BINGHAMTON, N.Y. – General anesthetic exposure during adolescence may be an environmental risk factor contributing to an enhanced susceptibility to developing alcohol use disorders, according to researchers at Binghamton University, State University of New York.  Adolescent alcohol abuse can lead…

Alcohol, adolescence, and anesthesia: identifying risk factors for alcohol use disorder

Alcohol misuse is common among adolescents, and increases the risk of developing a chronic alcohol use disorder (AUD) in the future. Adolescents respond differently to alcohol compared with adults — they tend to be less sensitive to some of the negative effects of drinking that help protect against excessive intake, but more sensitive to its rewarding and memory-impairing effects. This may contribute to the high rates of alcohol misuse in adolescence, as well as to an elevated risk of developing AUD. However, as not all adolescents who drink alcohol will develop an AUD, it is important to identify factors that may further increase propensity to abuse alcohol in this age-group. Researchers from the State University of New York at Binghamton are interested in the potential impact of having a general anaesthetic, in view of evidence that exposure to anesthesia in adolescence can cause behavioral alterations similar to those induced by alcohol. In a new study published in the journal Alcoh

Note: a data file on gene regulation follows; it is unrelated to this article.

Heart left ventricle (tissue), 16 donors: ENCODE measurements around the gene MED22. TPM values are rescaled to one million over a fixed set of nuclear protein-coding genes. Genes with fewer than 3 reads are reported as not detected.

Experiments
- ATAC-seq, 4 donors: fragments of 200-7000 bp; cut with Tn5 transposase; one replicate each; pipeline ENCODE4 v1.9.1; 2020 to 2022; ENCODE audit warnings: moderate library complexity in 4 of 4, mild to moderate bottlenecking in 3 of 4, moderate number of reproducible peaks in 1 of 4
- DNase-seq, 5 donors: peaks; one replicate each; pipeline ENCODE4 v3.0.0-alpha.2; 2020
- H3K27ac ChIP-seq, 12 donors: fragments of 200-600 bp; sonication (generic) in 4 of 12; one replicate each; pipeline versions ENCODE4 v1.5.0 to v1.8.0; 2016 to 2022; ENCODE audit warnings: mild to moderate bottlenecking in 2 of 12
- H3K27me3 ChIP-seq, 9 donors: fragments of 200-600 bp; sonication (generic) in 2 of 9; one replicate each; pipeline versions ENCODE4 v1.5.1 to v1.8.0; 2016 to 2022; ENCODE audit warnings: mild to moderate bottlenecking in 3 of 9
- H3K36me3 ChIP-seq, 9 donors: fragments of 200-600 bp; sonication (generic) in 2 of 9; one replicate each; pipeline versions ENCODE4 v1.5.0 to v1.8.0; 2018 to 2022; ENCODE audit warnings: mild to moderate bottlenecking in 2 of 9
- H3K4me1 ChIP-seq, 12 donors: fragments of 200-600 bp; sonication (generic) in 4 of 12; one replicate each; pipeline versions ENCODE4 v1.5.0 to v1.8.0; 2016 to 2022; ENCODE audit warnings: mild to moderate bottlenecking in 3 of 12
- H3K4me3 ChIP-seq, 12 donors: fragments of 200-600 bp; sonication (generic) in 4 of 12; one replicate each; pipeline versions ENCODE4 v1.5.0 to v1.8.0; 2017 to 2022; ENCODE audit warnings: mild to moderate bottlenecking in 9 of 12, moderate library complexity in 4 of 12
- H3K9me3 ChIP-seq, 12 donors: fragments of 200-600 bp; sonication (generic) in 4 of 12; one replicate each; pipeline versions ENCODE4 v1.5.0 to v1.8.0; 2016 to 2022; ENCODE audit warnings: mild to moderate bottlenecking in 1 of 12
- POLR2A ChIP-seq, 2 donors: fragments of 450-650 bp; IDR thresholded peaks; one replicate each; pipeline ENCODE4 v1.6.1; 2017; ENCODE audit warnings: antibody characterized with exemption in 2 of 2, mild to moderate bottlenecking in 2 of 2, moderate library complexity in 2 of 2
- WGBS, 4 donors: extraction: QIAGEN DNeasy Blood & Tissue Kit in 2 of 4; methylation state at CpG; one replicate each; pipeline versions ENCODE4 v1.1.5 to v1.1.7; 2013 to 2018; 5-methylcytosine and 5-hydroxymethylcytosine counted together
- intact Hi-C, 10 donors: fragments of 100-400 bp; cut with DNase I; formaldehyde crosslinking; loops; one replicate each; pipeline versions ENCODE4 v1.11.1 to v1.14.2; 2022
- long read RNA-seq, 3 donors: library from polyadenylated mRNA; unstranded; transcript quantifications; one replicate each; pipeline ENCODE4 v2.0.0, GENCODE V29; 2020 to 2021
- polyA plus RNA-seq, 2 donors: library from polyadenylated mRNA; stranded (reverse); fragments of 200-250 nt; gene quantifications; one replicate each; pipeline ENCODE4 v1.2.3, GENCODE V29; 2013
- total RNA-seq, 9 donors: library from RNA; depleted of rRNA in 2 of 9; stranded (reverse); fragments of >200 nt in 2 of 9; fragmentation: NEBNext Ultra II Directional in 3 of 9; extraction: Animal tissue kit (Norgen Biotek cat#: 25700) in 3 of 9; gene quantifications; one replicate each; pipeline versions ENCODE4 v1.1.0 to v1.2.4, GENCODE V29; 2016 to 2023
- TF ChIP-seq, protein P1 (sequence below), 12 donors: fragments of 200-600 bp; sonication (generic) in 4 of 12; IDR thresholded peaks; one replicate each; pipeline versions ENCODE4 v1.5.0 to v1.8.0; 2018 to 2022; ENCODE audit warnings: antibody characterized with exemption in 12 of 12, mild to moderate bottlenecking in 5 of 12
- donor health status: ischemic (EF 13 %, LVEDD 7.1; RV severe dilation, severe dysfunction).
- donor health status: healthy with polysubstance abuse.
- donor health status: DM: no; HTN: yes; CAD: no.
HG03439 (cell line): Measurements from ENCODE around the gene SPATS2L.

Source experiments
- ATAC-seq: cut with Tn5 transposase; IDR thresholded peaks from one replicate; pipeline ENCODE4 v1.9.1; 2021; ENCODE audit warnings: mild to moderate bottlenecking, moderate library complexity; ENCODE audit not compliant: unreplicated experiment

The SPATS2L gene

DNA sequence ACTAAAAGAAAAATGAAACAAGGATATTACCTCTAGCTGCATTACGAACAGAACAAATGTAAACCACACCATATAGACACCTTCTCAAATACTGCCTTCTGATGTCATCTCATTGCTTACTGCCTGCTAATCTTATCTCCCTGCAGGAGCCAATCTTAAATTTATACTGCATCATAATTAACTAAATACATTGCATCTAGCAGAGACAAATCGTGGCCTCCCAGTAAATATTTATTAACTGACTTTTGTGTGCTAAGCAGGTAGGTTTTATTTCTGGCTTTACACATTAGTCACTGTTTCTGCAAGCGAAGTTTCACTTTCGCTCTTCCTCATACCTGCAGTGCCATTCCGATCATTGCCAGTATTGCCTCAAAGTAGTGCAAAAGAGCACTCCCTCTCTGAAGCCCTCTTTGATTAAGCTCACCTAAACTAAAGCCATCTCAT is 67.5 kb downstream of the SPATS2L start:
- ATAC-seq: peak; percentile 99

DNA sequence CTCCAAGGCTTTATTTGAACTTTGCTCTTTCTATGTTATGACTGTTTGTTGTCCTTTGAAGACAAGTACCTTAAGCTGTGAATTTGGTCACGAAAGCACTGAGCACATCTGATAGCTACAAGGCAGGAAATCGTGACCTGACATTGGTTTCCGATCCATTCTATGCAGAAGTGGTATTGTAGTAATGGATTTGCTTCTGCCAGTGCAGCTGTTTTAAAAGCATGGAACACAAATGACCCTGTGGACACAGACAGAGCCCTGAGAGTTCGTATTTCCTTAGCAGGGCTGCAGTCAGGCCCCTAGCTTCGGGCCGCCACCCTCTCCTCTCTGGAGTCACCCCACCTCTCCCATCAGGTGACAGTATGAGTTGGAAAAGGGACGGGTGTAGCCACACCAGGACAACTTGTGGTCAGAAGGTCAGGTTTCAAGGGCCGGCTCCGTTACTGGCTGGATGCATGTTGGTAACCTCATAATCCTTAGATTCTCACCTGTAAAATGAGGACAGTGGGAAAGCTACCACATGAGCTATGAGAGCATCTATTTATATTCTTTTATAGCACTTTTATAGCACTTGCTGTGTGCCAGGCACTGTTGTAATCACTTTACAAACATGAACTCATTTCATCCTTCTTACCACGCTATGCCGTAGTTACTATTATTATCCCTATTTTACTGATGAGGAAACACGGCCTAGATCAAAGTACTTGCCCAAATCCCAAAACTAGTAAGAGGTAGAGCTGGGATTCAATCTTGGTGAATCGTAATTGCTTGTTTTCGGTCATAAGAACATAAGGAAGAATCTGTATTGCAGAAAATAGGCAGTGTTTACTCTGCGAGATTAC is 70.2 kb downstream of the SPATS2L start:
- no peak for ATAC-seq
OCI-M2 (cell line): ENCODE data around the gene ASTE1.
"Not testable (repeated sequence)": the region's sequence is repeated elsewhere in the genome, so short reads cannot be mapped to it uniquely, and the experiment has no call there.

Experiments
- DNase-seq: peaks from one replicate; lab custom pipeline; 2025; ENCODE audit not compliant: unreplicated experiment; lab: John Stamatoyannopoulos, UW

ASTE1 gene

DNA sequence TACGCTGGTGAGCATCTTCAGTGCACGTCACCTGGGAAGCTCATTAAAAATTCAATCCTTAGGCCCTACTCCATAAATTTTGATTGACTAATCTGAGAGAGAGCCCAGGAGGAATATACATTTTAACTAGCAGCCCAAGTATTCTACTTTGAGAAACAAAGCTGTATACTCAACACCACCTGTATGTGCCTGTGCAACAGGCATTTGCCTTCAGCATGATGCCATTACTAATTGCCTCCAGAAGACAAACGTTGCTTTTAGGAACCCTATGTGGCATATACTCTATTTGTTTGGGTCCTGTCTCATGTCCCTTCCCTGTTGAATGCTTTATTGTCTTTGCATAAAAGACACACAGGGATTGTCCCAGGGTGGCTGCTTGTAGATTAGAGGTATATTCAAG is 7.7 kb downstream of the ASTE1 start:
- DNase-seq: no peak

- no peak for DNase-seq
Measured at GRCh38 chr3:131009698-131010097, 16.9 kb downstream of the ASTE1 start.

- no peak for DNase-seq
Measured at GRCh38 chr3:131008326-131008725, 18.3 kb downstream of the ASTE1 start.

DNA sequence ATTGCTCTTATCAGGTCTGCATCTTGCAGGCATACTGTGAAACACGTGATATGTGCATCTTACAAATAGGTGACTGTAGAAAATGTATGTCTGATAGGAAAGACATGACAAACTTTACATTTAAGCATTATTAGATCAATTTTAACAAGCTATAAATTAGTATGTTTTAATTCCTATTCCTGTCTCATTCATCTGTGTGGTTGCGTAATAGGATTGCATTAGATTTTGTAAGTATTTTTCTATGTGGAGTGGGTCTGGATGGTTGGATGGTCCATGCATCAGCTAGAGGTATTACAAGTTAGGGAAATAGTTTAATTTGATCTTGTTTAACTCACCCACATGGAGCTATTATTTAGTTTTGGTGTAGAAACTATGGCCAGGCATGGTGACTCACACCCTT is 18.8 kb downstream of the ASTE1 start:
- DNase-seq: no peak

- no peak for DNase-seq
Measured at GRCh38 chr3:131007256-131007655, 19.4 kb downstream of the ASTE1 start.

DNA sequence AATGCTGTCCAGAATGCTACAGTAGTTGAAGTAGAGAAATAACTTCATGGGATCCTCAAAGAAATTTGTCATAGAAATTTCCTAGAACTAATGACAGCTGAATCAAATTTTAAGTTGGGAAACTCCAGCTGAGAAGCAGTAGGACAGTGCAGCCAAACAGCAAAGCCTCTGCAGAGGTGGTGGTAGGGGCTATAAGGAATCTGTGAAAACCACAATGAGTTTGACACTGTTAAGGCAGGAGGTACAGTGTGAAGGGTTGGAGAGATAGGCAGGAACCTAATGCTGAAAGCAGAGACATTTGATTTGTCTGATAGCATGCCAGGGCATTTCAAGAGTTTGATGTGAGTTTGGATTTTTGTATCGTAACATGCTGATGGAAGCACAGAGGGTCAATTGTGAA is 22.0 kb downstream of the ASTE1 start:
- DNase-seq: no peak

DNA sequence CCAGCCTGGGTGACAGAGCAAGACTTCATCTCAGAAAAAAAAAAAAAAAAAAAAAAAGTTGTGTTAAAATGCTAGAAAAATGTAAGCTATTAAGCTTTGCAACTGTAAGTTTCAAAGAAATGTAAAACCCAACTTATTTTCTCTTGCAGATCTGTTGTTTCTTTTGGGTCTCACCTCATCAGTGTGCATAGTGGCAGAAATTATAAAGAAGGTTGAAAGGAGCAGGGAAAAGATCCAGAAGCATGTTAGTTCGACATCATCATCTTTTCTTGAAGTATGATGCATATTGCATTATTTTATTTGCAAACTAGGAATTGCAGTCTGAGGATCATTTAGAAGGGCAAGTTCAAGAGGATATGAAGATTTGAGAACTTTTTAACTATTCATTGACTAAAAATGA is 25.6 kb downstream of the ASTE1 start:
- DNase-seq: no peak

Does simultaneous use of marijuana affect alcohol intake and consequences among young adults?

Simultaneous use of alcohol and marijuana (SAM) is common among young people, and is sometimes a deliberate choice to enhance the effects of intoxication. However, compared with alcohol use alone, SAM has been linked to a greater risk of interpersonal problems, physical and mental health issues, and road accidents. Despite this, there has been little research at the occasion level – for example, it is not known if individuals who engage in SAM drink more (or less) alcohol on the occasions when they also use marijuana, and experience more (or fewer) alcohol-related consequences, than on alcohol-only days. Researchers in Seattle and Minneapolis have conducted a new study, published in the journal Alcoholism: Clinical and Experimental Research, to evaluate these aspects, by conducting multiple daily assessments of alcohol and SAM use among the same individuals over time. The study took place in and around Seattle in Washington state, where non-medical marijuana use is legal for those over